The Rights of Employees and Trade Unions during a Business Rescue

Business rescue is regulated by the Companies Act, 71 of 2008 (‘Act’). One of the purposes of this regulation is to protect the rights of employees as well as to grant employees’ specific rights during the business rescue process. As such, employees and trade unions are considered as being vitally important stakeholders in the business rescue process.

The definition of ‘affected persons’ in the Act includes registered trade unions and non-unionized individual employees. This inclusion recognizes that employees are directly affected by the business rescue of a company. This grants employees the same rights as creditors and shareholders which would be notified of all developments and would participate in the business rescue proceedings in several ways.

During business rescue proceedings, employees may be represented by a registered trade union. Should the employees not be represented by a trade union, employees may elect to exercise their rights either directly, or by proxy through an employee organization or a representative.

To the extent that an employee has not been paid any monies (namely, remuneration or any reimbursement of expenses or other amount relating to their employment) before the beginning of the company’s business rescue proceedings, such an employee would qualify as a preferred unsecured creditor. In this instance, the employee will be paid before any unsecured creditors are paid.

It is crucially important that employees and trade unions are kept informed during the company’s business rescue process. Furthermore, employees should be given the opportunity to share their opinions and to participate in the process in certain circumstances.

During a company’s business rescue process, every registered trade union representing any employees of the company, and any employee who is not so represented, is entitled to:

(a)   notice of each court proceeding, decision, meeting or other relevant event concerning the business rescue proceedings and such notice must be given to employees at their workplace and served at the head office of the relevant trade union;

(b)   participate in any court proceedings arising during the business rescue proceedings;

(c)   form a committee of employees’ representatives;

(d)   be consulted by the practitioner during the development of the business rescue plan, and afforded sufficient opportunity to review any such plan and prepare a submission which addresses the consideration of the proposed business rescue plan;

(e)   be present and make a submission to the meeting of the holders of voting interests before a vote is taken on any proposed business rescue plan;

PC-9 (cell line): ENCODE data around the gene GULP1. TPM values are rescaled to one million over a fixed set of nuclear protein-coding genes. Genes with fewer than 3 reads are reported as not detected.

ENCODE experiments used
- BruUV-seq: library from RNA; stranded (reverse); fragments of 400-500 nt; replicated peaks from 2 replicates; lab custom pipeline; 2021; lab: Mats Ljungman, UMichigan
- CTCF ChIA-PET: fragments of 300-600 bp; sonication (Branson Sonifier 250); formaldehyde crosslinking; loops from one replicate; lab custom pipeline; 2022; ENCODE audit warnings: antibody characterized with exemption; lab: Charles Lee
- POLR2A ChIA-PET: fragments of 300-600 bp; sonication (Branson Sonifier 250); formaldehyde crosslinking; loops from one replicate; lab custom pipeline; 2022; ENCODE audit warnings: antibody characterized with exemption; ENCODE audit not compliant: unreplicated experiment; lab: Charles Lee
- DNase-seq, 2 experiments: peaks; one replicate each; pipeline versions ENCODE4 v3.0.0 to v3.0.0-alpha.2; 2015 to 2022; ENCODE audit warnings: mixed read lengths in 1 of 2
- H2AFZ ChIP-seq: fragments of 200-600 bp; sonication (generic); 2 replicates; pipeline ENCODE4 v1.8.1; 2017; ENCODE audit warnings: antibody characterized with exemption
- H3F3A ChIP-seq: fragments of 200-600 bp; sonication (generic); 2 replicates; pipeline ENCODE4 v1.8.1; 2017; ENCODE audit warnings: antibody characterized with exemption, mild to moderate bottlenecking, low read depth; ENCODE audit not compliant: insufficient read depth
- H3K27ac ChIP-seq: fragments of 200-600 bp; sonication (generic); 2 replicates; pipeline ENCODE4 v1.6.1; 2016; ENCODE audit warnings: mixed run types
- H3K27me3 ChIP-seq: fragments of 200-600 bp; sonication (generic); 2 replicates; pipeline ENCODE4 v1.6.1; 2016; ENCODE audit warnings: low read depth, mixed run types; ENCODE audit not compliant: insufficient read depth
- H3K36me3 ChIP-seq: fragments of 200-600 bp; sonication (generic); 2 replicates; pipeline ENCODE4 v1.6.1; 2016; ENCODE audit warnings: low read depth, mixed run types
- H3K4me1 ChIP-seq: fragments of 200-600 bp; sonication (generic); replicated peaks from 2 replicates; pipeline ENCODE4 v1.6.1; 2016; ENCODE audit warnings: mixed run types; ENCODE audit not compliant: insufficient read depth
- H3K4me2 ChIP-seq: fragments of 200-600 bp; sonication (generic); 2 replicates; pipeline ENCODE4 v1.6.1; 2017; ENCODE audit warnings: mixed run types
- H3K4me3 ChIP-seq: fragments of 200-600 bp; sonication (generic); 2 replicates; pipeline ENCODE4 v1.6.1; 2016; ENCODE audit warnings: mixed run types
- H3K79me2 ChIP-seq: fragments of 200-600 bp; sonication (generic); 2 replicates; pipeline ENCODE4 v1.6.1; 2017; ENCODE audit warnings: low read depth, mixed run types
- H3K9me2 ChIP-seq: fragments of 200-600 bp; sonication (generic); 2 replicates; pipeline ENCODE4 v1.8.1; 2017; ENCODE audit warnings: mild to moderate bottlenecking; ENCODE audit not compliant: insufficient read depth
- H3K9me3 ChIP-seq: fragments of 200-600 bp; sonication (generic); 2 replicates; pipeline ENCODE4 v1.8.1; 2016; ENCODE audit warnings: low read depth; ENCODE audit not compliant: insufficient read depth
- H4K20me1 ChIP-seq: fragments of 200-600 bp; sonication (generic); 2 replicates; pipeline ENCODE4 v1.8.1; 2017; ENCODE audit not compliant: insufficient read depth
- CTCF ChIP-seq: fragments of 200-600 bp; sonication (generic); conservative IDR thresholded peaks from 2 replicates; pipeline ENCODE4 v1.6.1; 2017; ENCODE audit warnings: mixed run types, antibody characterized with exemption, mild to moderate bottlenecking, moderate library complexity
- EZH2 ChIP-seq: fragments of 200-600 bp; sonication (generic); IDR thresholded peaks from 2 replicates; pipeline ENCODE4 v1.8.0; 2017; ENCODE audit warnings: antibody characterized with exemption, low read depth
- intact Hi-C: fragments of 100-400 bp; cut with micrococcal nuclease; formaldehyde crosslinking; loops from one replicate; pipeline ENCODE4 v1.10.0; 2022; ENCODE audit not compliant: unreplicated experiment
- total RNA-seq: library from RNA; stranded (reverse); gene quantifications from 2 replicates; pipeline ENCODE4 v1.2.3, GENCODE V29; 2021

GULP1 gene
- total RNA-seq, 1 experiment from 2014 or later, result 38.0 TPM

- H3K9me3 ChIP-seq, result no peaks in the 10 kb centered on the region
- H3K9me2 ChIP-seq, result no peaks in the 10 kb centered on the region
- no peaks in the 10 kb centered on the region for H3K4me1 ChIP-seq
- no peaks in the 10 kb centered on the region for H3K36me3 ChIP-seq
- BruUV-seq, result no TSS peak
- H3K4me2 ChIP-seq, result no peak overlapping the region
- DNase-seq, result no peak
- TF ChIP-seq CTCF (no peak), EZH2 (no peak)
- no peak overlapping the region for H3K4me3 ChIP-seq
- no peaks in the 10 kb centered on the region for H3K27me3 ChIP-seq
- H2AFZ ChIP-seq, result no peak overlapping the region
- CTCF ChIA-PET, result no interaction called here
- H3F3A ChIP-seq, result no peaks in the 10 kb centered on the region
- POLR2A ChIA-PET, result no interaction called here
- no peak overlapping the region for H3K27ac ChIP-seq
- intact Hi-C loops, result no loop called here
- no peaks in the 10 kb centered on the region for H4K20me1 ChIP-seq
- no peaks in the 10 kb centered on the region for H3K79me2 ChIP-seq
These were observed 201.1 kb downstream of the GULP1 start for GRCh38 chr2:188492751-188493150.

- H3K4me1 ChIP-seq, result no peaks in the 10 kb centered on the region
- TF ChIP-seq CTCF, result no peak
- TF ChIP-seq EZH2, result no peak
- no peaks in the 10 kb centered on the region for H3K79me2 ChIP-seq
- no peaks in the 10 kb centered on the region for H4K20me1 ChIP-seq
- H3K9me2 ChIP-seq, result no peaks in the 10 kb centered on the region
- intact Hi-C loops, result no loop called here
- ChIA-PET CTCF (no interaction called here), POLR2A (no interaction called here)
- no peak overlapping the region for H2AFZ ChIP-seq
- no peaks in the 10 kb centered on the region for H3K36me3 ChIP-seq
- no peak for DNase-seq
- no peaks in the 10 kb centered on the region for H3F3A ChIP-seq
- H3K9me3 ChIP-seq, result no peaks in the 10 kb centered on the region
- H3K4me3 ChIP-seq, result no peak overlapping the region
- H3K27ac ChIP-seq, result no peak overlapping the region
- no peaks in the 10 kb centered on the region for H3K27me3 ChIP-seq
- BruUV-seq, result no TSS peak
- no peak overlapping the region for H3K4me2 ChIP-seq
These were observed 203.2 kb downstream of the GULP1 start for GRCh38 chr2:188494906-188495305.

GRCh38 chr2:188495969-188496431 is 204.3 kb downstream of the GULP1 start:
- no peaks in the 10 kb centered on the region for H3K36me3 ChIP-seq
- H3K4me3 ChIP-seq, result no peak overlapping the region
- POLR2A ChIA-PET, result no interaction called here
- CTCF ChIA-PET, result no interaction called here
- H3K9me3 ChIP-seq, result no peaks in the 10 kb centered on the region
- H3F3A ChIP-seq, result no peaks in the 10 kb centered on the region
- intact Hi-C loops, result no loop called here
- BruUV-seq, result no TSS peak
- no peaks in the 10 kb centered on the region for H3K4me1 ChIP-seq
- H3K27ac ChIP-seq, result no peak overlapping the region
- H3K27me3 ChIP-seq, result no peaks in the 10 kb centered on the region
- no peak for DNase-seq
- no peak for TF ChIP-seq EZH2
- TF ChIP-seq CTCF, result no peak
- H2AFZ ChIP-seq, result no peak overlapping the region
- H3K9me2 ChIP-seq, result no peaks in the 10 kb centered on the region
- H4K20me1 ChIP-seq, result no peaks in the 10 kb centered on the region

(f)    vote with creditors on a motion to approve a proposed business plan, to the extent that the employee is a creditor and;

(g)   if the proposed business rescue plan is rejected, to:

(i)  propose the development of an alternative plan, in the manner contemplated in section 153 of the Act or;

(ii) present an offer to acquire the interests of one or more affected persons, in the manner contemplated in section 153 of the Act.

The business rescue practitioner must convene the first meeting of employees’ representatives within ten business days after being appointed. At this meeting, the practitioner must inform the employees’ representatives whether the practitioner believes that there is a reasonable prospect of rescuing the company.

The business rescue practitioner must include in the business rescue plan the effect that the business rescue will have on the company’s employees as well as the anticipated effect on the terms and conditions of employment. Any retrenchment process that is contemplated in the business rescue plan would be subject to section 189 and 189A of the Labour Relations Act, 66 of 1995 and other applicable employment related legislation.

The objective of a business rescue is to rescue the company, and this would naturally involve the rescue of jobs. If your business is currently experiencing financial distress, contact us for a free consultation to further discuss the employment considerations during a business rescue.

Boutique Advisory is a firm of licensed business rescue practitioners and business turnaround specialists.

DisclaimerThis article is a general information sheet and should not be used or relied on as legal or other professional advice. No liability can be accepted for any errors or omissions nor for any loss or damage arising from reliance upon any information herein. Always contact your adviser for specific and detailed advice. Errors and omissions excepted (E&OE).